The sailing season is really getting close now. The days are getting a little longer, the weather is getting somewhat warmer, residents have begun strolling near the waterfront, and boats have been sighted on the Mill Pond and Manhasset Bay. Just last weekend brought two models boats match racing on the pond, and there were nine Optimist prams sailing on Manhasset Bay on Saturday. The Opti group was part of an Advanced Optimist Clinic. Thanks to Peter Himler, of Manhasset, who organized the clinic, nine young Opti sailors had the opportunity to spend time with Erin Maxwell, a four- time All-American women's collegiate sailor from Dartmouth. Erin, who graduated from Dartmouth last spring, and is now working at Lehman Brothers as a Global Prime Broker in New York City, has won the National Junior Women's Double Handed Championships two times, the Club 420 North American Championship twice, and most recently was 14th in the 470 Worlds last September in Slovenia. She plans to train for the 2004 Olympics in Athens. For this clinic, she focused on starting line strategies, and downwind tactics. Never having met the group before, Maxwell was able to immediately establish rapport with these young sailors, and her whiteboard talk captured the attention of even the youngest sailor in the group, who was 10 years old. At the end of her presentation, she had the group suited up and in the Optis, sailing out to Manhasset Bay to practice their starts over and over again. Great wind conditions on Saturday allowed a full day of sailing, but Sunday's high winds, kept them ashore, where they spent the morning with Maxwell learning more about their sport. Next week, she will be back on our bay to coach the group again. Local sailors included Tedd Himler, of Manhasset and Mark du Moulin, of Larchmont, the son of Richard du Moulin, who sailed on our bay as a junior, and the grandson of Ed du Moulin, who sails his Lady Del locally, and who is known for his involvement with the America's Cup. Other participants in the clinic included: Ariel Koehler, Cameron Cullman, Scott Furnari, Philip Forgione, Ed-Jude Glackin, Jay Greenfield, and Austen Anderson.
Started in 1996 by Bob Baranaskas of Northport, the Cow Harbor Sailing Team, affectionately called the "Cows," has approximately 100 junior sailors from Eastern Long Island, New York City, Westchester, Connecticut, and Massachusetts, who sail 420s Lasers, and Optis. The idea behind this group is to give these advanced sailors an opportunity to have more individualized coaching by some of the top sailors. Upcoming clinics this spring, which will be hosted by Manhasset Bay YC and other yacht clubs on western Long Island Sound, will bring Olympic bronze medallist Courtenay Becker Day and world-class 470 sailor Elizabeth Kratzig to coach these lucky juniors.
The final day of racing of the 2002 Acura SORC (Southern Ocean Racing Conference) brought conditions that the sailors had been waiting for all week: bright blue skies, warm sun and winds building to 15 knots. Held off the shore of Miami Beach on March 6-10, this annual competition was established by a group of Florida yacht clubs in the winter of 1941. Originally called the Southern Circuit, the SORC reached its peak in 1973, when skippers, crews, boat designers, sailmakers, navigators and tacticians could build their reputations on performance at the SORC. But offshore racing design changed and increase demands on skippers/crews leisure forced the format to change from six races spread over four weeks to a one week of intensive sailing. Local sailors participating in this year's Acura SORC included John Thomson on Solution, a Farr 40. Thomson, with Stretch Ryder on board, came in eighth overall in the Farr 40 class. Not only was this class the largest fleet to compete this year in the SORC, but it is also generally known as the most fiercely competitive class.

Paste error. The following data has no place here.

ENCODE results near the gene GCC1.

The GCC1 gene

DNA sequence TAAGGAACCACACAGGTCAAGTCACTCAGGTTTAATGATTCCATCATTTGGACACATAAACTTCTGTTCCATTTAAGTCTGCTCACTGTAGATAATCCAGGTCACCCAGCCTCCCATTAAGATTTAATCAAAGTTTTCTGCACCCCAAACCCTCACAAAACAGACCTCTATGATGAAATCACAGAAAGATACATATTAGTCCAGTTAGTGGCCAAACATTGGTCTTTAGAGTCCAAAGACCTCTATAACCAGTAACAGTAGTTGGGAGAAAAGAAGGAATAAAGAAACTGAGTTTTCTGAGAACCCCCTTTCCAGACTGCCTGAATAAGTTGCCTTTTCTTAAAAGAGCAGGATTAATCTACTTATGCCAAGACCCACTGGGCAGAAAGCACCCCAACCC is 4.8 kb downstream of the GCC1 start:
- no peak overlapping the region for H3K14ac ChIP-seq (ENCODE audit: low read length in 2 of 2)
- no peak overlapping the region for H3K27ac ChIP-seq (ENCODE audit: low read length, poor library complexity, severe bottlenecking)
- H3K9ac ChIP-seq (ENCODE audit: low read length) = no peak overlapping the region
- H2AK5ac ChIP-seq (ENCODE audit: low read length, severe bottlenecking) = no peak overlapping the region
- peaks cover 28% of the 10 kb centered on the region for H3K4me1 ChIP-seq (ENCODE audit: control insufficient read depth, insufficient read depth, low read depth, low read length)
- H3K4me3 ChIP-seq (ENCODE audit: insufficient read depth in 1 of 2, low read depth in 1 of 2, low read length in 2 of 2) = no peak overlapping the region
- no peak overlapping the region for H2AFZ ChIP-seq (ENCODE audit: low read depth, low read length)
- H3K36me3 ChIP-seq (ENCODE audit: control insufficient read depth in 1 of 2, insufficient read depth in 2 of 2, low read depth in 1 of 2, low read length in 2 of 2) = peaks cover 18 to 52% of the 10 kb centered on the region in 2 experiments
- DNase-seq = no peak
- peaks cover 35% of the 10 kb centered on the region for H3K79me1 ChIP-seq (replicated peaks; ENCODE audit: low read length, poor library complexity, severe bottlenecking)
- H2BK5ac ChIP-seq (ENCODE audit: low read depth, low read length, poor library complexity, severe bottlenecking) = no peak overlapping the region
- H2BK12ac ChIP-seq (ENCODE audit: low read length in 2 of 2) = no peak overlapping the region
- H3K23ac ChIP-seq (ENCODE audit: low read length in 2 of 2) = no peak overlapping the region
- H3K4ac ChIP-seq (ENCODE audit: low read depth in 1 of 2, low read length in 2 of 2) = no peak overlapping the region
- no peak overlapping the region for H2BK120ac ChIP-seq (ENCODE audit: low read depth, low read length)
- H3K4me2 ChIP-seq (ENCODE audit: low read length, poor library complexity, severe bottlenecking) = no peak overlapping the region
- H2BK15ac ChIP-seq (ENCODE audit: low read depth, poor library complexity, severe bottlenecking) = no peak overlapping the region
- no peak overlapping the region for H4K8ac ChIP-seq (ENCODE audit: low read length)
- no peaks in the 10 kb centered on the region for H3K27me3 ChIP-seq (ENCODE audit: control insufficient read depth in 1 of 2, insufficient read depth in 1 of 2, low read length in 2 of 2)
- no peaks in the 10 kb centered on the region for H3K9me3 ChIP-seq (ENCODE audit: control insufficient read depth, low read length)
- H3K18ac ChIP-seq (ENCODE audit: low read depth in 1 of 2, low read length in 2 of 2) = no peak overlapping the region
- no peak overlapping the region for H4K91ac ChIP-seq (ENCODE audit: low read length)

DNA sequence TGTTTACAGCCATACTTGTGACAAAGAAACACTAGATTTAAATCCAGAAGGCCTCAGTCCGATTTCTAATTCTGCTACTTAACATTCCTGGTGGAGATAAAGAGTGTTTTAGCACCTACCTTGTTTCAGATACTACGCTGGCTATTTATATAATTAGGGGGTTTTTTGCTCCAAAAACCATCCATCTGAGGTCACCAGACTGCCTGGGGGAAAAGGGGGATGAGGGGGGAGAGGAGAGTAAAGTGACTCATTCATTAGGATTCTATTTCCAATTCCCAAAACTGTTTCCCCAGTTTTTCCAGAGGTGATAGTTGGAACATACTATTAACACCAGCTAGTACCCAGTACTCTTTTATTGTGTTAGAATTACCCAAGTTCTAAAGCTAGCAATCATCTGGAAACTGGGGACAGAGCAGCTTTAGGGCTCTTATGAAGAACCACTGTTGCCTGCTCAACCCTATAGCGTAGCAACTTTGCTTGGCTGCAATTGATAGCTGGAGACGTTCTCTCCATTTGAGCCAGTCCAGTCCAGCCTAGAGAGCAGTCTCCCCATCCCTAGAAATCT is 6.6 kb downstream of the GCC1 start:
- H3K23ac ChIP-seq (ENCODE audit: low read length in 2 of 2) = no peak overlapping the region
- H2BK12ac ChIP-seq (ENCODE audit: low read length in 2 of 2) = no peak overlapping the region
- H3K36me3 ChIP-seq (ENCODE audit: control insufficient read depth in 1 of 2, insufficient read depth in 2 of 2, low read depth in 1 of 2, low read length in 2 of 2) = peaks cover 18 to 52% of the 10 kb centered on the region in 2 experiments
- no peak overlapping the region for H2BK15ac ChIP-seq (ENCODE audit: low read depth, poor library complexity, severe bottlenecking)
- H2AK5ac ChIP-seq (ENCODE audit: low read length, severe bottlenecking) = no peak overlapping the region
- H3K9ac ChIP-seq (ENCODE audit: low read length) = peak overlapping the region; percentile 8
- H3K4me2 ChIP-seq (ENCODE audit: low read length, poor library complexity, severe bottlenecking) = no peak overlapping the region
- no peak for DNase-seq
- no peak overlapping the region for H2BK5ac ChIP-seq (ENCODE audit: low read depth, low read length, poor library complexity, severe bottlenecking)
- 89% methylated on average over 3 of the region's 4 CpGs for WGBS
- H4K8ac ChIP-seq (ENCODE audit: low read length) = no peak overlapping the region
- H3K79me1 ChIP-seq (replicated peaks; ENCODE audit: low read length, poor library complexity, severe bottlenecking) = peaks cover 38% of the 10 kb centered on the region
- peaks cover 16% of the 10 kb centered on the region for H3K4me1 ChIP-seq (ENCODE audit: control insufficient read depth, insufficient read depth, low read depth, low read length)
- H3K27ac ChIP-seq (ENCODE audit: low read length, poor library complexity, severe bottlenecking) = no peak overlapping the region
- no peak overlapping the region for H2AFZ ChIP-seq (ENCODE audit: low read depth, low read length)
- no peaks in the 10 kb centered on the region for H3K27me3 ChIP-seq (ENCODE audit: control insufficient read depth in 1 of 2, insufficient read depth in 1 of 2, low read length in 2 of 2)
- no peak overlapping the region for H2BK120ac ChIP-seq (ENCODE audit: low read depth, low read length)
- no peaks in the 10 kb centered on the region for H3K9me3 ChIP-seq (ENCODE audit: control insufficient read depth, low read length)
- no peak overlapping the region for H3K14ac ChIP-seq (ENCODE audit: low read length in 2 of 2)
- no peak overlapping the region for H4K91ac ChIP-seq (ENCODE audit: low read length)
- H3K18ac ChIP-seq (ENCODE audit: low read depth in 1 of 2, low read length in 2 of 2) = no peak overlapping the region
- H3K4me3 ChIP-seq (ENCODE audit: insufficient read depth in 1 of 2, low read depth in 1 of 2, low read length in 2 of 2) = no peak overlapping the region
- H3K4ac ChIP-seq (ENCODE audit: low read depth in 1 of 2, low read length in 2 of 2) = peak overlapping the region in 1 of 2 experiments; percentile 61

Sandy Lindebaum of the Cow Bay Cruising Association (CBCA), better known as Thirsty Thursday, has announced that the CBCA Annual Meeting and presentation of awards will be held on Saturday, March 30 at 10 am at the Knickerbocker YC. Some of the issues to be discussed at the meeting include the order of starts, catamarans, rules, Women Skipper night, moving to the YRA and USSAILING starting sequence, division realighment, postponement sequence and rating questions. Sailors planning to participate won't want to miss this important meeting.
For those readers interested in colleges that have good sailing programs, Sailing World magazine's coaches have ranked the top sailing colleges in the U.S. The panel of coaches included Michael Callahan (Georgetown), Ken Legler (Tufts), and Mike Segerblom (USC). Top five Coed colleges (previous rank): 1. Harvard (1), 2. Georgetown (6), 3. St. Mary's (7), 4. Tufts (4), and 5. Hawaii (5). The top five Women's colleges (previous rank): 1. St. Mary's (1), 2. Brown (2), 3. Old Dominion (3), 4. Connecticut College (4), and 5. Yale (5). For complete rankings: www.sailingworld.com.
US SAILING has posted eight pages of Racing Rules of Sailing that readers may want to check out. It appears that some of the rules may have been changed since the 2001-2004 rulebook was published. The website: www.ussailing.org/rules/Prescriptions.pdf
Readers may enjoy a hilarious tugboat sequence found on a website. You have to see it to appreciate the humor. Titled "Just Another Day on the Water," the website is: www.graddon.net/towboat/towboat.htm